The FCC is aiming to update the emergency response system in the United States to accept text messages, images and streaming video.
In the United States, when there is an emergency, you dial 911 on any phone in order to be connected to someone who can help you. The last major overhaul that the Federal Communications Commission (FCC) made to the emergency response system came in 2001 when cell phone carriers were required to relay a caller's position using GPS or cell tower location. Now, the FCC thinks it's time to further modernize the system by allowing people to text their emergencies to the 911 emergency center. Not only will texting allow you to communicate a problem quickly and easily, as well as surreptitiously if an attacker can hear but not see you, but the new measures will also allow you to send pictures and video.
"The technological limitations of 9-1-1 can have tragic, real-world consequences," FCC's press release said. "During the 2007 Virginia Tech campus shooting, students and witnesses desperately tried to send texts to 9-1-1 that local dispatchers never received. If these messages had gone through, first responders may have arrived on the scene faster with firsthand intelligence about the life-threatening situation that was unfolding."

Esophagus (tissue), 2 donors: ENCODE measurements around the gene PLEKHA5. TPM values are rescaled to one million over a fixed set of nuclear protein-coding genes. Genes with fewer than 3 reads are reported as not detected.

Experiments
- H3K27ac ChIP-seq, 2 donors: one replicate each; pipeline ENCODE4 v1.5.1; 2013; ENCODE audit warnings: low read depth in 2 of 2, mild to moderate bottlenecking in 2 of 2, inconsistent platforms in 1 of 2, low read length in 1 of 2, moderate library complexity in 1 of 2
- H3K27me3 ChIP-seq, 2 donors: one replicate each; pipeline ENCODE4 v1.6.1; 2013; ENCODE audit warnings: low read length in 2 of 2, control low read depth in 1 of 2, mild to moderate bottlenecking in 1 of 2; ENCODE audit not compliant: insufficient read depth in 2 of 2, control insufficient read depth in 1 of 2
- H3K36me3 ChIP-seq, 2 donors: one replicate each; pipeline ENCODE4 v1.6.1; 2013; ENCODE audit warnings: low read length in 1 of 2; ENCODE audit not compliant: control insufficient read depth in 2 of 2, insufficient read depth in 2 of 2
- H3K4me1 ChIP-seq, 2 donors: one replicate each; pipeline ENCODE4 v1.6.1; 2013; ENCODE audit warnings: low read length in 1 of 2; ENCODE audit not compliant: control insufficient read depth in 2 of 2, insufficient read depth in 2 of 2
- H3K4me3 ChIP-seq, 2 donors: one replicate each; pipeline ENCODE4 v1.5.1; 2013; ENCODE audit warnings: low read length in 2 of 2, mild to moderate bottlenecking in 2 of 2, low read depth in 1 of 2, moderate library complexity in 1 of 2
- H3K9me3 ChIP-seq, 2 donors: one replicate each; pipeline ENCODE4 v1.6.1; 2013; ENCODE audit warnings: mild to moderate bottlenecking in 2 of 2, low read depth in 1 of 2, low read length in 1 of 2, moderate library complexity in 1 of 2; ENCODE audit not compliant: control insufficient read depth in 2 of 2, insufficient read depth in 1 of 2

I'm not sure that calling out the Virginia Tech shooting was the most politically correct way to communicate the need for these measures, but the point is well taken. We live in a world where technology allows free distribution of images and video, it's high time that this ability was used to save lives.
It's possible that this is the next step in standardizing how police and other emergency agencies deal with problems across the country. You may not know this, but the way that calls (and soon texts) are handled is usually mandated by the individual jurisdiction that you happen to be calling from. Amazingly, the police department from one county does not always adequately share information or practices with their neighbors.
Perhaps in addition to the FCC instituting texts and media to be sent to 911, the agency can also look towards overseeing the standardization of what is often the first line of contact in any emergency.